person taking medication
Most of us, if not all, have experienced anxiety. It’s that feeling you’d get if your car broke down in a deserted road in the middle of the night and you were alone without a cell phone signal. Increased heart rate, shaking, sweating, stomach and intestinal discomfort, increased breathing rate, sense of impending doom, nervousness and restlessness are some of the most common symptoms of anxiety.
Unsurprisingly, during the coronavirus (COVID-19) pandemic, our anxiety levels world-wide have risen dramatically. According to recent report from Express Scripts, a pharmacy benefit manager, we have also seen a 34% increase in prescriptions for anxiety medication.
If you have had to go on anxiety medication during the pandemic, I want you to know you’re not alone. Unfortunately, when it comes to mental health medication, there’s still a lot of stigma. Despite what others might say, there is no shame in taking anxiety medication. As Mighty contributor Cherie Davies wrote in her article, “Please Stop ‘Pill Shaming’ People With Anxiety and Depression“:
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There is no shame in accepting the assistance of medication. It doesn’t make you any less human, it doesn’t make you weak or any less capable of doing the job, writing the essay or completing the degree — the same way a person without a mental illness would.
In times of COVID-19, there are many reasons to be anxious. Aside from the worry of the infection itself, there are a myriad of situations that threaten our mental balance. Issues such as income and work decreasing, social distancing and quarantining, uncertainty and having to adapt too quickly to changing situations (both globally and personally).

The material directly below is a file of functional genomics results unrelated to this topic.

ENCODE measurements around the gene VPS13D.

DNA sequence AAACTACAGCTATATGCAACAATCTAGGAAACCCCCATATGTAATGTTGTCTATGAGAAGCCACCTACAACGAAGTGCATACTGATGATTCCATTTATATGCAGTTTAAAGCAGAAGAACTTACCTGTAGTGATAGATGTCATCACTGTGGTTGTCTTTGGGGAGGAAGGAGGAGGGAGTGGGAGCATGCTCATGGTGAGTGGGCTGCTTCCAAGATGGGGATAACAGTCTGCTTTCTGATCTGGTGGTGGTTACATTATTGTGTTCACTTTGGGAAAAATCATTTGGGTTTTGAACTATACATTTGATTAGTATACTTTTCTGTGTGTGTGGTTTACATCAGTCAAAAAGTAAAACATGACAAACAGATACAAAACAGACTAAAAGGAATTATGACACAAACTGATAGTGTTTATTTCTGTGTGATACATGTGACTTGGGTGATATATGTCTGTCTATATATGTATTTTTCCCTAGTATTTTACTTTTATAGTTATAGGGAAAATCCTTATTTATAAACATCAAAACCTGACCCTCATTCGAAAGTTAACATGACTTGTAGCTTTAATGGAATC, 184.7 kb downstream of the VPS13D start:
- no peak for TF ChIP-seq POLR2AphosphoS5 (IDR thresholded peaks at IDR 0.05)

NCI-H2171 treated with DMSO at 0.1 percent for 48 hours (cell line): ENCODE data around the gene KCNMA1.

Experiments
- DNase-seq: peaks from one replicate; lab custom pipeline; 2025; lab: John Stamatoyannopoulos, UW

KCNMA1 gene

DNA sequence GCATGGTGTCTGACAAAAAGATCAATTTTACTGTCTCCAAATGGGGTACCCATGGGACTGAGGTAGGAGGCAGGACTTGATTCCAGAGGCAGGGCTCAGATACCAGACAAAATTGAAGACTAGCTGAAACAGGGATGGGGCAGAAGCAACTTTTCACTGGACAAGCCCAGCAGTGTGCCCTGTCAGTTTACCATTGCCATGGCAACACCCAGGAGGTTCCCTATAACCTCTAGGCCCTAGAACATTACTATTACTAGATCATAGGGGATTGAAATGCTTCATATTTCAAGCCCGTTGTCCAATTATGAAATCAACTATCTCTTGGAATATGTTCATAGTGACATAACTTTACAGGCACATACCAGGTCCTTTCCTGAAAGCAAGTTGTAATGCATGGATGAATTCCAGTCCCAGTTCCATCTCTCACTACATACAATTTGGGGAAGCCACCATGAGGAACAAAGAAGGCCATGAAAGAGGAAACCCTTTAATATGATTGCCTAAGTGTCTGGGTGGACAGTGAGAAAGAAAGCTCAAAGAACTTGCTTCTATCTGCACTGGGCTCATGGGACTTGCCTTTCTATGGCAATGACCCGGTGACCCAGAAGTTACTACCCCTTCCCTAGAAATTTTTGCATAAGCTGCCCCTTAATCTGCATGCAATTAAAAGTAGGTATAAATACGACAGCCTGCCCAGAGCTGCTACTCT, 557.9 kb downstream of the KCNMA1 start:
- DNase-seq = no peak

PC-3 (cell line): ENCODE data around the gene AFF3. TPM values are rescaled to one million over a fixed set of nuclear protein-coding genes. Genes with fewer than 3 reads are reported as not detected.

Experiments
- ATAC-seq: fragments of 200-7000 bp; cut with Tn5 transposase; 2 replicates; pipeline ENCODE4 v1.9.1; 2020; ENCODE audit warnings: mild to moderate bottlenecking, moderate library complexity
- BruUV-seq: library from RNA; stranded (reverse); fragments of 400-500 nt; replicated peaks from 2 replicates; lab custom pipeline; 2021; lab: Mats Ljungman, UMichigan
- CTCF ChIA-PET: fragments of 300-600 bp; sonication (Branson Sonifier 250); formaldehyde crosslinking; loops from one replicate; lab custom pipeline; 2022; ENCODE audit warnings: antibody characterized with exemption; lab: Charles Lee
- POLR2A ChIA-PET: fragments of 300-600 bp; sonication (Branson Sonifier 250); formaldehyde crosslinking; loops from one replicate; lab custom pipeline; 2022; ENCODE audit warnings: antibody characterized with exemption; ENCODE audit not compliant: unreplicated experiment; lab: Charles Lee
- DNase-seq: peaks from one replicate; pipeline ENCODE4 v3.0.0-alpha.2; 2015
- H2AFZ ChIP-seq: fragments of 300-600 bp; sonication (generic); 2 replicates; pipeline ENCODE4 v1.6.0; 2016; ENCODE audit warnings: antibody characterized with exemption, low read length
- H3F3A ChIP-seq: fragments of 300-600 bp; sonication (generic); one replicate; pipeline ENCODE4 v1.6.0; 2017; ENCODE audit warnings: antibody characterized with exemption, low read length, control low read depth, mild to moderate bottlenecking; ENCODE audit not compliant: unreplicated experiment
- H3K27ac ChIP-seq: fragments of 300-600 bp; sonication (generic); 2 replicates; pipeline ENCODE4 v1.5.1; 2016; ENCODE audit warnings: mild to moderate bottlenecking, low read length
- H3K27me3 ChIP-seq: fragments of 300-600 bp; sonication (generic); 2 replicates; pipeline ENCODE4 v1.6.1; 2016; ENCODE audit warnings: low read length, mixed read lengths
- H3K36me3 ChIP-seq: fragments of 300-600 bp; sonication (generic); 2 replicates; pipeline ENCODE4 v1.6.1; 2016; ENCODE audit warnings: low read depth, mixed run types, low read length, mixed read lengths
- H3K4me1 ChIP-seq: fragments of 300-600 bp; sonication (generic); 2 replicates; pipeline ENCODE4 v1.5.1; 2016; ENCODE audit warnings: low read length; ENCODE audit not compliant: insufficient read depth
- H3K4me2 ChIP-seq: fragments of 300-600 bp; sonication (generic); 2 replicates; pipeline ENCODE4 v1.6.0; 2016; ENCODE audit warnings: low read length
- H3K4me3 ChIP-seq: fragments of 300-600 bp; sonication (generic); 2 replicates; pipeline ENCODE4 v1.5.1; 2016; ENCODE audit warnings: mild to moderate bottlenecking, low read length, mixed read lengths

If you’re starting (or restarting) anxiety medication during the pandemic, here are a few tips that can help you as you adjust:
1. Be informed.
There are a few different types of medication that are generally used to treat anxiety symptoms. Some of the most common are benzodiazepines and antidepressants. It’s a good idea to ask your doctor what you can expect to feel, what side effects you should look out for, if alcohol/other medications will interact with the anxiety med and any other question that will help you understand the effect of the medical treatment in your body and your mind.
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2. Communicate with your doctor openly.
Everybody reacts differently to medication. That is why there are so many types of medication for the same diagnosis. It’s also worth noting that everyone experiences the same diagnosis in different ways. It’s crucial to give your doctor feedback of anything unexpected, any side effects or if you feel the medication is not working for you or making you feel worse. Don’t feel ashamed or reluctant because you don’t want to be a burden. In order for the doctor to know if it’s working, your feedback is key.
3. Be consistent.
It’s important to follow the dosage instructions that were prescribed to you. Failing to take a dose or taking too much of it can be dangerous. If you are noticing you’re feeling better, you might be tempted to stop the treatment. Consider that you might be feeling better because of the medication and not because you don’t need it anymore. Some of these medicines have uncomfortable withdrawal symptoms and skipping doses will most likely bring on these symptoms. If you think you should tweak your doses, talk about it with your doctor and make out a plan with them.
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4. Remember you’re not alone.
Looking at a picture or video or spending a couple of hours a day with someone will not tell you that the person you’re looking at has a good mental health. Many people struggle silently and masquerade their symptoms pretty well through functionality and smiles. I promise you, there is not one human being in the world who doesn’t have a hard time sometimes. We cry, we get angry, worried, sad. We get irritable, we dislike ourselves sometimes, this is being human. Nobody escapes emotions that make us feel bad. So, don’t ever feel alone or singled out. Nobody has a perfect life, nobody has the same story and nobody can judge.
If you notice someone is having a hard time, be there. Not physically, obviously, but message them, call them, check in with them. Empathy is one of the most powerful tools we have as human beings and we don’t have to be mental health professionals to provide it. So, be that one person who listens without judging, who reminds others of their value; be the difference.
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